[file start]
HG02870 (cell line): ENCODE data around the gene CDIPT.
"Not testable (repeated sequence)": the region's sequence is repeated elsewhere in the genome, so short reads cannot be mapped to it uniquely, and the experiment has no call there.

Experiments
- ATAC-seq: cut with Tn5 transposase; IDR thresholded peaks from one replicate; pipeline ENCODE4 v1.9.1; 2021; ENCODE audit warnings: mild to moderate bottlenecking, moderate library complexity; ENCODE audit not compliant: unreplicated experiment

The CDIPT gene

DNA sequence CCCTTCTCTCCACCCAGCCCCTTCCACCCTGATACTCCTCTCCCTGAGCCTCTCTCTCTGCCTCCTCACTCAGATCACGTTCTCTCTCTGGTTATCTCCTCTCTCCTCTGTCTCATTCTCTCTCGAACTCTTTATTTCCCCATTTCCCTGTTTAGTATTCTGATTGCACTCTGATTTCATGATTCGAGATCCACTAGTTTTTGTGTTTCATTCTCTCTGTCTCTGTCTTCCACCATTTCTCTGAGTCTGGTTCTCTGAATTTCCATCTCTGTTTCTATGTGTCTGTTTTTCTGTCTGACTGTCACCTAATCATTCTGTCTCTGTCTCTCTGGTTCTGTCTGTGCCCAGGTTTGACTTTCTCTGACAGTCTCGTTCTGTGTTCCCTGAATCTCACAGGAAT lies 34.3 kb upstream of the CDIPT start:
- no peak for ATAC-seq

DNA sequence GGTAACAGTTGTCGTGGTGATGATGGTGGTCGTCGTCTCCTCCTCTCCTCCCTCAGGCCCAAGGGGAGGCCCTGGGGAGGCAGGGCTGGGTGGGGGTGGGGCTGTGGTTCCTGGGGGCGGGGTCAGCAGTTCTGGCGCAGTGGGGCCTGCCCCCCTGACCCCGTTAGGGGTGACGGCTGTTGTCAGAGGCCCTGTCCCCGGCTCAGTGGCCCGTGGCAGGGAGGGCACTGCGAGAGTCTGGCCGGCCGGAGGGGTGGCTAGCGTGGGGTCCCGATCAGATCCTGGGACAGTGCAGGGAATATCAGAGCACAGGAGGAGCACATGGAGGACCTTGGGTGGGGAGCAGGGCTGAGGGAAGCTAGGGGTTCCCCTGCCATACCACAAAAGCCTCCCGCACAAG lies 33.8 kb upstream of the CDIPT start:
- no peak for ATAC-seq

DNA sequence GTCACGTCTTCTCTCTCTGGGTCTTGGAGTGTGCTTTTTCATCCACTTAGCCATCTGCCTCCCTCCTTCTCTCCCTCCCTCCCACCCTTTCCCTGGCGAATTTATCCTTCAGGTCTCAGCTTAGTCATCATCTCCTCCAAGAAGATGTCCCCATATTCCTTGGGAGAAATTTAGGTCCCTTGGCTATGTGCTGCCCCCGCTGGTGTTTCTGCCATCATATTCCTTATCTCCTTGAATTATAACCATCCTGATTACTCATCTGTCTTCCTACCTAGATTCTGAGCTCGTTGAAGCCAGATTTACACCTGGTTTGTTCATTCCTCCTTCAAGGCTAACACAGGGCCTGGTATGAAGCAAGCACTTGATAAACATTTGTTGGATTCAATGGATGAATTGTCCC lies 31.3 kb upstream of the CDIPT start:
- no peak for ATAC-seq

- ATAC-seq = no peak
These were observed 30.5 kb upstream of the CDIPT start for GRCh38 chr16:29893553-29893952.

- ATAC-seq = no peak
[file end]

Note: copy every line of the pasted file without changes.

HG02870 (cell line): ENCODE data around the gene CDIPT.
"Not testable (repeated sequence)": the region's sequence is repeated elsewhere in the genome, so short reads cannot be mapped to it uniquely, and the experiment has no call there.

Experiments
- ATAC-seq: cut with Tn5 transposase; IDR thresholded peaks from one replicate; pipeline ENCODE4 v1.9.1; 2021; ENCODE audit warnings: mild to moderate bottlenecking, moderate library complexity; ENCODE audit not compliant: unreplicated experiment

The CDIPT gene

DNA sequence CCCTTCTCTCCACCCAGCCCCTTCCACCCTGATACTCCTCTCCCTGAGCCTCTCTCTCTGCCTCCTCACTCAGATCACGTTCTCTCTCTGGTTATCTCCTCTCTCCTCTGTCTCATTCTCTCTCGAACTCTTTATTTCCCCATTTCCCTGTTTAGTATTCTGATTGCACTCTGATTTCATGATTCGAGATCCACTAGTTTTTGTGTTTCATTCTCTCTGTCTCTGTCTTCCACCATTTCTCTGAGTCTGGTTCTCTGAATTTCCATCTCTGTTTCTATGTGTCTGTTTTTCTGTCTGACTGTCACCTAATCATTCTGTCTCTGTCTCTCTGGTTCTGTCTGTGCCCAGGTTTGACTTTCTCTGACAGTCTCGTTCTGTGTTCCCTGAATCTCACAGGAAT lies 34.3 kb upstream of the CDIPT start:
- no peak for ATAC-seq

DNA sequence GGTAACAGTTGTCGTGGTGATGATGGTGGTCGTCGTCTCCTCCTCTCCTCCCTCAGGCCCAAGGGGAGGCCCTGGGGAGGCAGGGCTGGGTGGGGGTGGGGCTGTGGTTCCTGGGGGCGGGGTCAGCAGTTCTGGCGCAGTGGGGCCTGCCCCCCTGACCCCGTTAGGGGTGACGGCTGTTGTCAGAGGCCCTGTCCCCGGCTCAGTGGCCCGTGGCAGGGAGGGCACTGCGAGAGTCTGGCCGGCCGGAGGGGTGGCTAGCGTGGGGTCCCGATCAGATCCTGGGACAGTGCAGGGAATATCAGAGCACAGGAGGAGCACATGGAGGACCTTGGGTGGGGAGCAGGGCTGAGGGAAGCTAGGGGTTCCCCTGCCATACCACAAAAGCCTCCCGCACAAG lies 33.8 kb upstream of the CDIPT start:
- no peak for ATAC-seq

DNA sequence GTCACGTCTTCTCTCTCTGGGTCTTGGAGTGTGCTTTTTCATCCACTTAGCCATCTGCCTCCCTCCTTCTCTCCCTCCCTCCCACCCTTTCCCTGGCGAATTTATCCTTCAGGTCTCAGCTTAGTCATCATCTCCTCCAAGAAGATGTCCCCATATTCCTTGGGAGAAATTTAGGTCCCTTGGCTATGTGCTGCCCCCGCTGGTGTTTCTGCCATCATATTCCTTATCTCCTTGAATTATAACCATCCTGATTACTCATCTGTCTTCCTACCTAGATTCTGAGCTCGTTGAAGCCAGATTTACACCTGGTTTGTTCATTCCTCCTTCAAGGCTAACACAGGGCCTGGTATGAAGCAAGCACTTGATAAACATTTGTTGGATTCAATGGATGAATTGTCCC lies 31.3 kb upstream of the CDIPT start:
- no peak for ATAC-seq

- ATAC-seq = no peak
These were observed 30.5 kb upstream of the CDIPT start for GRCh38 chr16:29893553-29893952.

- ATAC-seq = no peak